As I mentioned, I have yet to receive a final report, but I do know that my MRI images were once again unchanged, which is no surprise since they haven’t changed at all since I was diagnosed over 12 years ago. Same two lesions as always, one tiny spot in my brain (again termed “insignificant” and perhaps not even related to my illness), and a big juicy one right at the top of my spinal cord, where it connects to the brainstem. Not a great spot for a very invasive lesion, as there’s lots of important stuff going on in that area with little extra real estate available for any rewiring or other physiological workarounds. My neurologic exam confirmed that I have gotten significantly weaker over the last year and that my muscles have noticeably atrophied. Some of this atrophy might be attributed to all the weight I’ve lost, which in turn might be attributed to my endocrine problems. No surprises there, either.

Speaking of my endocrine problems, I was seen by a member of the NIH’s endocrine staff, a young “fellow” (this particular fellow happened to be a woman), who while quite diligent didn’t seem to want to even try to integrate my myriad endocrine dysfunctions with my neurologic problems. This is one of my pet peeves with modern medicine – it’s become so damned specialized that each individual specialist views the patient through their own very narrow lens, making it almost impossible to find someone to put together all the pieces of the puzzle. The situation is kind of like that old parable about three blind men trying to describe an elephant. One feels the trunk and thinks the beast is a very large snake. Another bumps up against the elephant’s leg and declares that he’s dealing with a tree. The third reaches out and touches the animal’s side and says he’s come across a wall. All very reasonable assumptions, but all quite wrong.

And here I am, presenting with a wide assortment of debilitating symptoms that to me scream “weird systemic disease”, but each specialist I see concentrates only on one very specific aspect of whatever it is that ails me. Sure, I suppose it’s possible that my neurologic symptoms are completely divorced from my endocrine symptoms which are completely divorced from some of my other strange findings, but common sense would seem to dictate that there must be some common thread running through all of them. But I guess I’m just the Count Gimpula Elephant Man who every now and finds himself turned into Ethel Merman, so why look any further? Shouldn’t I at least have my own reality show?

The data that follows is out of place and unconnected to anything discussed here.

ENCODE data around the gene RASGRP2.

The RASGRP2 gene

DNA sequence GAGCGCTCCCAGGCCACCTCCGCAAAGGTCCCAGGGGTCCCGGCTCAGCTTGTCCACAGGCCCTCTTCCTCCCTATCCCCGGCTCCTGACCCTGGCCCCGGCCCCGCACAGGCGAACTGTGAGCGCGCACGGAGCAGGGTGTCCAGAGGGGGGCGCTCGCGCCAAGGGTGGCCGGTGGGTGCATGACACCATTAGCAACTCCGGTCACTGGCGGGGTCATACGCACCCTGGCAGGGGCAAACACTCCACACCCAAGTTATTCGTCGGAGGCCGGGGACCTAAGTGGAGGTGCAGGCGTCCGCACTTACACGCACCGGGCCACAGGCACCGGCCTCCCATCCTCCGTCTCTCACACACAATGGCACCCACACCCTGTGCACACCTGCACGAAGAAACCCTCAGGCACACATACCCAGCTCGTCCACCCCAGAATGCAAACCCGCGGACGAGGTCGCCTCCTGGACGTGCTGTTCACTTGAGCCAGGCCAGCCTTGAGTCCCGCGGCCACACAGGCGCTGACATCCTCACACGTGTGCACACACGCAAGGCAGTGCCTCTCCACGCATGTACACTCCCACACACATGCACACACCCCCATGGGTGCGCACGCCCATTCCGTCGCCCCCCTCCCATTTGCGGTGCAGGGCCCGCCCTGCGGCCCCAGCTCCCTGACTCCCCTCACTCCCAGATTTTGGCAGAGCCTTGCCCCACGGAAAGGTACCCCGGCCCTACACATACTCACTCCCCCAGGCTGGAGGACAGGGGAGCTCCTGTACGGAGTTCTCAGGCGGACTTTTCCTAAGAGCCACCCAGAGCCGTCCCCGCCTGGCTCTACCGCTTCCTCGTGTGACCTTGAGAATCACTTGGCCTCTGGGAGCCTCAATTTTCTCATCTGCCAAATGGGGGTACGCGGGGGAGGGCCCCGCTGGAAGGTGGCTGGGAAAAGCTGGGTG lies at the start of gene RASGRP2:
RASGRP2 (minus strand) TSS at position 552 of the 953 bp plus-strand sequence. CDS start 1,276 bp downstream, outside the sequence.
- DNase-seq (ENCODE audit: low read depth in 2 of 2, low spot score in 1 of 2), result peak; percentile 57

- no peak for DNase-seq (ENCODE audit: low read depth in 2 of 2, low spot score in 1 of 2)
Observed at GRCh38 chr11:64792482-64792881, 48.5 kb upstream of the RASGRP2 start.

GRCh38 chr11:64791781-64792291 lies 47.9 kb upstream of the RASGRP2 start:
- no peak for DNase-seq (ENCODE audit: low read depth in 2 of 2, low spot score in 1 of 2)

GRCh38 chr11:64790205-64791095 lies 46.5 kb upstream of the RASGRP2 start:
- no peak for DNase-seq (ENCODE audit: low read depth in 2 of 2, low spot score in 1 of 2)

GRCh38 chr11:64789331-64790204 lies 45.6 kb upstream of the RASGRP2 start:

My pituitary MRI showed that I do not have a pituitary tumor, which counterintuitively might actually be bad news, since pituitary tumors are almost always benign and very treatable, so if I did have one something could be done about it. I do suffer from something called Empty Sella Syndrome (click here), meaning that the space in my skull that should be taken up by my pituitary gland is largely vacant due to the fact that my pituitary has shrunk or become flattened. Why? Who knows? I’ve never gotten an answer. I’ve known about this condition since around the year 2000, but somehow this further physical weirdness never seems to get fully factored in to my complicated diagnostic mess. Really though, since it's so evident that I'm the Ethel Merman Count Gimpula Elephant Man, why bother?

So, there you have it, a nutshell summary of my trip to the NIH. The actual trip itself was okay, aside from the fact that the hotel in Maryland decided to forget that I’d reserved a handicapped accessible room so I could barely get into the bathroom the first night of our stay (we didn’t arrive until after 1 AM and had to be out and about by midmorning the next day, so the mistake wasn’t calamitous), and getting back was a slow 7 ½ hour crawl through Northeast corridor traffic, which was none too kind to my crumbling hips. Still, nothing ventured, nothing gained, even if it doesn’t look like very much was gained. Who knows, maybe once the NIH doctors convene and go over all of my test results something will have revealed itself and I’ll be pleasantly surprised with the final report, but I’m keeping my expectations to a minimum.

Much thanks to everybody who sent me well wishes and notes of support, all of them greatly appreciated. In return, I give you this very private video of me recovering during the week after my return from my visit to Bethesda, when I still wasn’t quite myself…